A Golden Statue of a Loving Father
The daily routine is different for every person. Rivalry between two families, total control of situations, and some heart-warming hugs are what Lord Capulet has to deal with every day. Not a normal day for most of us, but a fine one for the loving father of Juliet in William Shakespeare’s play “Romeo and Juliet”. It seems that since the beginning of time Capulets have fought the other well-respected family in Verona — the Montagues. As the head of a house, Lord Capulet is busy making sure everything is in order. But most of all he is making sure that his beloved daughter Juliet is well, and happy. This character has been built upon a couple of things: feud with Montagues, superiority, and clear and honest love.
Anger and fury are filling Lord Capulet’s heart whenever he is reminded of the dreadful Montagues. The Shakespearean character’s cornerstone is his profound hatred of everything and everyone connected to the house of the Montagues. In the very beginning of the play, a fight between servants takes both Lords out of their homes and they end up facing each other:
CAPULET. My sword, I say! Old Montague is come,
And flourishes his blade in spite of me.
MONTAGUE. Thou villain Capulet! (1.1.71–73)
These lines are enough to show us that both lords despise each other, and so do the families they are heads of. At that point, it seems like there will be no hope for the “pair of star-crossed lovers take their life” (1.0.6). Although Lord Capulet respects young Romeo of Montagues as he is known for being “a virtuous and well-governed youth” (1.5.65), this respect disappears when in Act 3, Scene 1, Romeo kills Juliet’s cousin, Tybalt, in a sword fight. The young Montague is banished from Verona by the Prince and Lord Capulet sees him as a murderer. It is only because of the dramatic irony of the situation created back in the Epilogue that we know this feud will be ended but at great costs. Lord Capulet will have to cope with the loss of his only child, but this is the price he has to pay for always fighting the Montagues for no reason.
Disobedience is surely one of the things Lord Capulet cannot cope with. He is the head of the Capulet house, and this means everybody has to follow his orders. In Act 4, Scene 4, when the Capulets are getting ready for the wedding between County Paris and Juliet, the Lord is the one who organises and arranges everything. He gives orders to the serving men and the nurse. However, he expects total obedience his family as well. When Juliet refuses to marry County Paris, as her father had arranged the night before, Capulet becomes furious. He calls his daughter “unworthy”, a “disobedient wretch”. He even threatens her that he will disown her and let her live on the streets by herself. On top of all, he forbids her to respond: “Speak not. Reply not. Do not answer me” (3.5.163). This scene proves that Lord Capulet is really strict, but it also shows that he is overprotective. He doesn’t let Juliet have her own opinions. She has to obey him at all times. Otherwise, she will be left alone to struggle with the obstacles life has to offer. Afraid of being all by herself, she comes back to the torturous love of her father. He is the cage that keeps young Juliet away from the world: safe, yet isolated. And just like every other cage, it opens when whatever is inside meets its end.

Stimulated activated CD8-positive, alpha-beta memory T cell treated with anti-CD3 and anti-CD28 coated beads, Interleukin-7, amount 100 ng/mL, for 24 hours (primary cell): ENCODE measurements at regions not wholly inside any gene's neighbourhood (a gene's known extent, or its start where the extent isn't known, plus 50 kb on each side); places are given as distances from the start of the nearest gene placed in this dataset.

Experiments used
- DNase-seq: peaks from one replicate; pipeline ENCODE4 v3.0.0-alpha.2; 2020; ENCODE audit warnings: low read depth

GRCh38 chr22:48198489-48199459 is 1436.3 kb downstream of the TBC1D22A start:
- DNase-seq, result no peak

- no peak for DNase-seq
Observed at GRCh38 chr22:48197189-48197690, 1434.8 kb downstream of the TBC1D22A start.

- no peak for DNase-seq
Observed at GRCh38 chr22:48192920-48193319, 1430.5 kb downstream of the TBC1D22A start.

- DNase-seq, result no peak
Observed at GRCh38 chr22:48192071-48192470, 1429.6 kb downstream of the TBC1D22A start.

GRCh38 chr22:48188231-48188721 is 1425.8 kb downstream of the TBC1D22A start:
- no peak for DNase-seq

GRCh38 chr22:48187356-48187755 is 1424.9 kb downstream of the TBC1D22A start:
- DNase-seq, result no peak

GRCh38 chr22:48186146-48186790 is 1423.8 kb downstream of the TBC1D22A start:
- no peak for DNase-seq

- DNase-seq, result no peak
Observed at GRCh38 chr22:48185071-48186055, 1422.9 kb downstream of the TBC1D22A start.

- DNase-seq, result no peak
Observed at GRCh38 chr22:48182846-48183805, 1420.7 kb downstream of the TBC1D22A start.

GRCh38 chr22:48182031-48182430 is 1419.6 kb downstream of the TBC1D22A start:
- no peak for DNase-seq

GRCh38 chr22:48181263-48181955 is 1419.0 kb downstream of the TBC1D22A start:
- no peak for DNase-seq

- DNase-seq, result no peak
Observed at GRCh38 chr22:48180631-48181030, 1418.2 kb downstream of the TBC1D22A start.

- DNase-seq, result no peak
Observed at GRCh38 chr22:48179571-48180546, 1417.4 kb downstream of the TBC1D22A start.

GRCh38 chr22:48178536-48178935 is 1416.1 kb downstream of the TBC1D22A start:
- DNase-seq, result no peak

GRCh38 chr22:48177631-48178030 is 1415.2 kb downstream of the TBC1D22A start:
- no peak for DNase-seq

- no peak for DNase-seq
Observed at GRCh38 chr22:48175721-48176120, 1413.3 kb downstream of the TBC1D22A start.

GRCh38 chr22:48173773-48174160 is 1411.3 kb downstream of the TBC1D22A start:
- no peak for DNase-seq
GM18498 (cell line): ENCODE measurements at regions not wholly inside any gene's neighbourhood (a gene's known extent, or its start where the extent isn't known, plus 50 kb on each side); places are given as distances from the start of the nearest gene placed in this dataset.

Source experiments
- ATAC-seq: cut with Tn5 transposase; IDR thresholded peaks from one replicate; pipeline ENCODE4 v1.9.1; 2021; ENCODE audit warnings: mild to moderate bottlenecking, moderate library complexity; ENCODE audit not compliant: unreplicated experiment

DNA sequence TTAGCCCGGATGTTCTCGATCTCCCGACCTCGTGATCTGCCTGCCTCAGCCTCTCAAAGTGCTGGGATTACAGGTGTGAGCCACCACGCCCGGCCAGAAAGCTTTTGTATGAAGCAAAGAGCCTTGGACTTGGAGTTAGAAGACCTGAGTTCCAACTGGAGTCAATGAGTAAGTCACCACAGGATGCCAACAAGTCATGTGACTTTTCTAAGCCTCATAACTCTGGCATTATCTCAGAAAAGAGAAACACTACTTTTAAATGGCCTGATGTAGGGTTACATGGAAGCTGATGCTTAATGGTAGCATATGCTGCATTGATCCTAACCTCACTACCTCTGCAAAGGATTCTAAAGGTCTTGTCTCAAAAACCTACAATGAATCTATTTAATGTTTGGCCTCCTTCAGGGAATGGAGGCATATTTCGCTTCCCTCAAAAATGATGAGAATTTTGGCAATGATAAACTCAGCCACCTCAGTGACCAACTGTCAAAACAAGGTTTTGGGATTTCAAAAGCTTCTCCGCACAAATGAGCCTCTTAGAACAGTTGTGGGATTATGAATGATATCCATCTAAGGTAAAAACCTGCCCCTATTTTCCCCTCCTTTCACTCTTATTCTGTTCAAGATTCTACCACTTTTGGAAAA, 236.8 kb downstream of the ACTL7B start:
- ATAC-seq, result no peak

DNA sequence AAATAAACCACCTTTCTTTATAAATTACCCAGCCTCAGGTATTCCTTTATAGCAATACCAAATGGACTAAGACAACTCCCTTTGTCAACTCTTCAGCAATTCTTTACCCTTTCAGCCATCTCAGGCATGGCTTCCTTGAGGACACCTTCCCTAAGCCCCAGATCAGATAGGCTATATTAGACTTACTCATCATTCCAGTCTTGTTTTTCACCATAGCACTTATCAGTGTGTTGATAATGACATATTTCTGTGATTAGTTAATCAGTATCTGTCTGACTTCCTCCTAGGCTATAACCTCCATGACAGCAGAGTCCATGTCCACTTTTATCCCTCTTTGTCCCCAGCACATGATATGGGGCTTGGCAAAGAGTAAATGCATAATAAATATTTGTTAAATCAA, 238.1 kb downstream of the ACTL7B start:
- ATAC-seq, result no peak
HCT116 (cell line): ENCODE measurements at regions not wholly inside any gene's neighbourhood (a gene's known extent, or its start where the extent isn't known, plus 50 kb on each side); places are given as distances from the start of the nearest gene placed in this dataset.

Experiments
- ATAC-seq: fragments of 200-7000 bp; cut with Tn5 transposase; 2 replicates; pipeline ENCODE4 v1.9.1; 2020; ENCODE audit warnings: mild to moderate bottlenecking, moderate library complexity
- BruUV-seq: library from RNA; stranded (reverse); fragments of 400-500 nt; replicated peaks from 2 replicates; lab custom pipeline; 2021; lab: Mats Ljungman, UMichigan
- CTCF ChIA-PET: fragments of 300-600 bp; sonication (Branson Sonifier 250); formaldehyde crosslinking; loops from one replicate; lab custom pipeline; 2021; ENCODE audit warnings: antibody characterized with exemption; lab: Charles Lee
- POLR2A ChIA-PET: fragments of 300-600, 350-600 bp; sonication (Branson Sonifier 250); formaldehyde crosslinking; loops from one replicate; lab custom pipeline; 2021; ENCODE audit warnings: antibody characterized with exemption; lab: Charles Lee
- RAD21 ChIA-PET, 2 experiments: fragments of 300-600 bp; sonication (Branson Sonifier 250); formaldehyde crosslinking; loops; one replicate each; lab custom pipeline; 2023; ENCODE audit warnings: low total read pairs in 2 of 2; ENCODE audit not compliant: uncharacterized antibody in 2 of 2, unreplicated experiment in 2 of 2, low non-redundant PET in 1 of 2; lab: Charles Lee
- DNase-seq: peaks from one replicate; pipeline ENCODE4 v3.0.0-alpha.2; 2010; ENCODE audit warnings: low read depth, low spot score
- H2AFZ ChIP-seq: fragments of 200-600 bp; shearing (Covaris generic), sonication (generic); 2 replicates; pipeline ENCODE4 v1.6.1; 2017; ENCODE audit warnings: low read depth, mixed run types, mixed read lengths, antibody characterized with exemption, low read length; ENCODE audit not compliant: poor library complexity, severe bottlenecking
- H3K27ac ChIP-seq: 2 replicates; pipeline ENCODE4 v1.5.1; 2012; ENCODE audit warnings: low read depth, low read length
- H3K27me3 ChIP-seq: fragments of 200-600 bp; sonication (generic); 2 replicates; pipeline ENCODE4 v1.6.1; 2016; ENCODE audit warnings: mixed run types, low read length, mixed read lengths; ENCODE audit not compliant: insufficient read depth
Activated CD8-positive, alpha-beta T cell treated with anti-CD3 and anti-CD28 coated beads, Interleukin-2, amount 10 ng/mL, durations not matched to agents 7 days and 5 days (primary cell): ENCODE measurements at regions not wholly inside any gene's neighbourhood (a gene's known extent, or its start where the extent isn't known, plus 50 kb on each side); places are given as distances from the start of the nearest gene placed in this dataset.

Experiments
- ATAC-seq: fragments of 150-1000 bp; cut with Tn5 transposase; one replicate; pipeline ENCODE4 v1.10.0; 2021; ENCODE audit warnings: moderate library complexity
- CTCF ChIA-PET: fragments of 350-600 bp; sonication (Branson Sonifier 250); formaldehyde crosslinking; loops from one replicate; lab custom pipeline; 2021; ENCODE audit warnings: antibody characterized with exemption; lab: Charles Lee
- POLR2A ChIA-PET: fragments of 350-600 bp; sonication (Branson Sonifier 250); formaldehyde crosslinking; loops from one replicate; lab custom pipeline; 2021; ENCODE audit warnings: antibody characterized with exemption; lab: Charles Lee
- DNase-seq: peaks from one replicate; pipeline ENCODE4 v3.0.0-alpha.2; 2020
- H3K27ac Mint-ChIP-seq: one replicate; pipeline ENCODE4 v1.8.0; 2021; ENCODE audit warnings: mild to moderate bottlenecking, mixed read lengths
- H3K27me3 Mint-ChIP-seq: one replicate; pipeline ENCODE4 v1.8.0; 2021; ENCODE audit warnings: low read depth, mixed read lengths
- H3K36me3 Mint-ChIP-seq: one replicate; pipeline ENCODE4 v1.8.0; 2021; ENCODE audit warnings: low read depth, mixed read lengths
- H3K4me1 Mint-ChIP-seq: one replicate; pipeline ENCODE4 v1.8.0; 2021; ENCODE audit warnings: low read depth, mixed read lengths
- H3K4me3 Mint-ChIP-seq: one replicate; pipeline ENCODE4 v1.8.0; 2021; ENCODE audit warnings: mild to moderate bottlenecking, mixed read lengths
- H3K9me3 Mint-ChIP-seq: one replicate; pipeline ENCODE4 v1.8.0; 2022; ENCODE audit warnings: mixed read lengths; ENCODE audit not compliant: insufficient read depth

Nevertheless, there is some love in that old, full of hatred heart, and it is the kind of love a man is willing to sacrifice everything for. Lord Capulet might be strict, but he is also a loving father. He cares about his daughter’s well-being. He might have some strange methods but Juliet has always been his number one priority. In Act 1, Scene 2 of the play, County Paris comes to Lord Capulet to ask him for the hand of his daughter. However, the Lord doesn’t initially agree on a marriage. “My child is yet a stranger in the world;/ She hath not seen the change of fourteen years:/ Let two more summers wither in their pride/ Ere we may think her ripe to be a bride” (1.2.8–11). Capulet wants Juliet to get married after she had felt what life is like. Also, it shows he wouldn’t want to rush her into marriage if it isn’t necessary. Unfortunately, when Tybalt is killed, Capulet wants to ensure his daughter’s security and well-being. Crushed emotionally by that tragic loss, the head of the house agrees to give Juliet’s hand to Paris: a marriage supposed to ensure a better life for Juliet. Still, this love towards Juliet doesn’t stop there. When both lovers are found dead in the tombs of Capulet, both lords agree to build a golden statue of the child of the other, as a symbol of the end of their feud, and to show that they do it for them.
There will be fights; there will be disagreements; there will be heart-warming love. That’s who Capulet is. William Shakespeare successfully created a character who experiences what many of us have, are or will in their lives — the difficulty of keeping a family together. Lord Capulet can only be somebody we could look up to. Maybe we should even build a golden statue of this loving father in the centre of Verona.
Bibliography: “Romeo and Juliet” by William Shakespeare, a Wordsworth Classics edition, © Wordsworth Editions Limited 1992 and 2000